The Maine House of Representatives will soon vote on an Equal Rights Amendment to the Maine Constitution. Twenty-three states have equal rights language in their constitutions, but Maine is not one of them.

If you think American men need their rights protected under the law, they are. If you think American women have those same protected rights, you are mistaken. They do not. The U.S. Constitution and the Maine Constitution were written to protect the rights of men. They do not specify rights for women other than the right to vote. Equal rights for women are not specifically protected in either our state or U.S. constitutions.

A proposed Equal Rights Amendment to the Maine Constitution, LD 197, narrowly passed in the Legislature’s Judiciary Committee in a party-line vote. The Maine House of Representatives will vote on the bill as early as May 10.

The inspiring language in the Maine Constitution, stating the equality of its people, was clearly directed at its (white) men, as rights for women, such as the right to vote, came by amendment to the U.S. Constitution. As long as we have a judicial system in which laws are based on the literal and intended meaning of the Constitution, women are not protected as they should be.

The wording of the proposed amendment to the Maine Constitution is: “Equality of rights under the law may not be denied or abridged based on the sex of an individual.”

Do we really need equal rights language because we already have the 14th Amendment to the U.S. Constitution? What is clear from the past is that the 14th Amendment has not been effective in protecting women from sex discrimination. It was passed in 1868, to give rights to recently-freed slave men. In a literal interpretation of the Constitution, the 14th Amendment was never intended to address sex discrimination, and it doesn’t.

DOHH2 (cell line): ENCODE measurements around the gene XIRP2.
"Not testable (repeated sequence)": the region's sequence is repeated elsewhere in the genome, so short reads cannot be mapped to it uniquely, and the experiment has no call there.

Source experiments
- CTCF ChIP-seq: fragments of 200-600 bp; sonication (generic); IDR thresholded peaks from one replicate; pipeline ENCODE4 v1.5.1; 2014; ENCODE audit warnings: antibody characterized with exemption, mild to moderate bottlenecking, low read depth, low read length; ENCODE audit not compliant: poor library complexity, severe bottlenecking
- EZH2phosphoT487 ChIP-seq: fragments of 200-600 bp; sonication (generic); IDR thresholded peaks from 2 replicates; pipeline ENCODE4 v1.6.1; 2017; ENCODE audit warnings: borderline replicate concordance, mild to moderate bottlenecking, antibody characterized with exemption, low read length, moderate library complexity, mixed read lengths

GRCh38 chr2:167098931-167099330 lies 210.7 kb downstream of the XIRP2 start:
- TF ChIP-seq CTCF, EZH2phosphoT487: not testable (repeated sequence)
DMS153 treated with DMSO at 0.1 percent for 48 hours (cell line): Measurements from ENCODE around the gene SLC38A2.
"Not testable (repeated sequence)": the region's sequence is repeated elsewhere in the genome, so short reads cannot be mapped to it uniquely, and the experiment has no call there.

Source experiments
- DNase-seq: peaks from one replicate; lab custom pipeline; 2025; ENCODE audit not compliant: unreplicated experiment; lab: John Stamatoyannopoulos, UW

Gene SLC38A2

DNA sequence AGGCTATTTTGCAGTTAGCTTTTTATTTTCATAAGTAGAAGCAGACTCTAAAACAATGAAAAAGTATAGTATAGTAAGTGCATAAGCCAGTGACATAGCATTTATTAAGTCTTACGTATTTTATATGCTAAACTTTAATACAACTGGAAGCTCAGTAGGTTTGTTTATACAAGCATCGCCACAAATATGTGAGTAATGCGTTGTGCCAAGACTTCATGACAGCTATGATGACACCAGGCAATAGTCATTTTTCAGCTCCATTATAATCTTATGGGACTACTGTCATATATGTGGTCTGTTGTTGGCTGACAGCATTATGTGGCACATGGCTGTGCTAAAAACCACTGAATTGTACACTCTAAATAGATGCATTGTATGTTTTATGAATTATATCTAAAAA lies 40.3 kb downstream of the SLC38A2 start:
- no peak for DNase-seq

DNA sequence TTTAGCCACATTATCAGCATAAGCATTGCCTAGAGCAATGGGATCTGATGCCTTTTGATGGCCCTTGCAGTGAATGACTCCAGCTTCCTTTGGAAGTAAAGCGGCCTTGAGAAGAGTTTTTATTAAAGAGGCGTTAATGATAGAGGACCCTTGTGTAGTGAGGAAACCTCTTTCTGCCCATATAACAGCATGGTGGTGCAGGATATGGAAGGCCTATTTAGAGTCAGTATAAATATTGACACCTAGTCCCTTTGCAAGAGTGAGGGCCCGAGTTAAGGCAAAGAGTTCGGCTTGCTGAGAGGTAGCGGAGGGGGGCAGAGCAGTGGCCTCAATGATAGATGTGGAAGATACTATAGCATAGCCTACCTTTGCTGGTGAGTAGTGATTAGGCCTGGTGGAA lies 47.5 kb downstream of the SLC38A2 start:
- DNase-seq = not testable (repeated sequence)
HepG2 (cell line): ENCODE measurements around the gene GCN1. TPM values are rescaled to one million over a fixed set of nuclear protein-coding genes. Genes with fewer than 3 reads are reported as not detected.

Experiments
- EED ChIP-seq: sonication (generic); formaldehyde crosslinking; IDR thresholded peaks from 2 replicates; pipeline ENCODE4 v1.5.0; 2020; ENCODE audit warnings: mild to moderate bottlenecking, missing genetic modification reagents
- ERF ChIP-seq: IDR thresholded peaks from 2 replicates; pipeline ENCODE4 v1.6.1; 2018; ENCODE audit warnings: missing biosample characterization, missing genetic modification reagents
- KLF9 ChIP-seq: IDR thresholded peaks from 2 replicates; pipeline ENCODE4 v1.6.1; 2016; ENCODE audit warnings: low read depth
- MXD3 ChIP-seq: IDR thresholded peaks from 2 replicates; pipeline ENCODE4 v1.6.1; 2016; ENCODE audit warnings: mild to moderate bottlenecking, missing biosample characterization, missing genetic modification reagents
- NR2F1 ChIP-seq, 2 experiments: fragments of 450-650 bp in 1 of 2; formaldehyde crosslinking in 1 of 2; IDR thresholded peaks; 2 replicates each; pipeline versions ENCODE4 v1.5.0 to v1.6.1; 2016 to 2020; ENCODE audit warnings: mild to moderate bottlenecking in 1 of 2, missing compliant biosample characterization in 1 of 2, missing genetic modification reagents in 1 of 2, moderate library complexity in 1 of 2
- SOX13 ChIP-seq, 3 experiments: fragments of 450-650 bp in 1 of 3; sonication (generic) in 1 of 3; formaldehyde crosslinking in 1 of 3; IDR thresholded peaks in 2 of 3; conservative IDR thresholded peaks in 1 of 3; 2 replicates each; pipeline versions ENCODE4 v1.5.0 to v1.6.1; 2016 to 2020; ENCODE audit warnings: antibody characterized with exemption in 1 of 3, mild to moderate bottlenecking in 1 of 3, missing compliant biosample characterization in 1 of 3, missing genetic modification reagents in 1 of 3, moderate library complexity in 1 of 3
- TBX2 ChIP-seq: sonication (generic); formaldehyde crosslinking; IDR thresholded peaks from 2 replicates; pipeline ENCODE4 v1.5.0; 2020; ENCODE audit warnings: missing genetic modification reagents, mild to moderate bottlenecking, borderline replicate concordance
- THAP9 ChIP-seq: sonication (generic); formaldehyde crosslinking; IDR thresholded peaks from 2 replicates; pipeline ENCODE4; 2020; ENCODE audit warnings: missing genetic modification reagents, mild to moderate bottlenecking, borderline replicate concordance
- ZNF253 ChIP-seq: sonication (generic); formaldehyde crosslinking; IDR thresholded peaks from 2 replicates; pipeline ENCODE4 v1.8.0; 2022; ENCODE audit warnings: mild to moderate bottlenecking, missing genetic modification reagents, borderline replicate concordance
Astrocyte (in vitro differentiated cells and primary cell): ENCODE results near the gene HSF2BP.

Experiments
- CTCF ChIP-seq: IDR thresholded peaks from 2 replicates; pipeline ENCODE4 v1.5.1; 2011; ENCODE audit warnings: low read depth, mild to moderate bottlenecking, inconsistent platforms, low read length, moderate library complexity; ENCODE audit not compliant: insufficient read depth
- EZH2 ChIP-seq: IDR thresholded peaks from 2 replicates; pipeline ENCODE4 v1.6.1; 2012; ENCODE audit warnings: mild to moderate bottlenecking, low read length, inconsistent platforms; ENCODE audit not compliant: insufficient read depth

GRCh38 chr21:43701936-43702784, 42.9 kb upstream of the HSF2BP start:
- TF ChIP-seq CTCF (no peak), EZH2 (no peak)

There have been many laws passed to address gender discrimination. They are a patchwork, they are incomplete, and they place an enormous burden of proof on the women they are supposed to protect. If we believe equal rights for women are a matter of respect that should not be left to the politics of the changing legislatures, and that they belong at the core of our democracy, then we need to update the Maine Constitution.

Issues about who uses which bathroom, whether women should fight in battle, who we love and marry, who belongs at home with the children, and who should make decisions about family planning and health care are a sideshow. Who would vote against this bill and why? Businesses profiting from unfair lower wages, insurance interests, religious interests, political interests? What about the interests of half our country, the women and girls?

Our elected representatives need to hear from the people of Maine. Republican legislators are being heavily lobbied to hold party lines and not join Democrats and independents on this sensible, nonpartisan issue. Call your representatives and senators and tell them who you are, where you live and that women should have the respect of being protected by the Maine Constitution. Speak up.

Nancy Murdock is a founding member of Equal Rights Maine. She lives in Brooklin.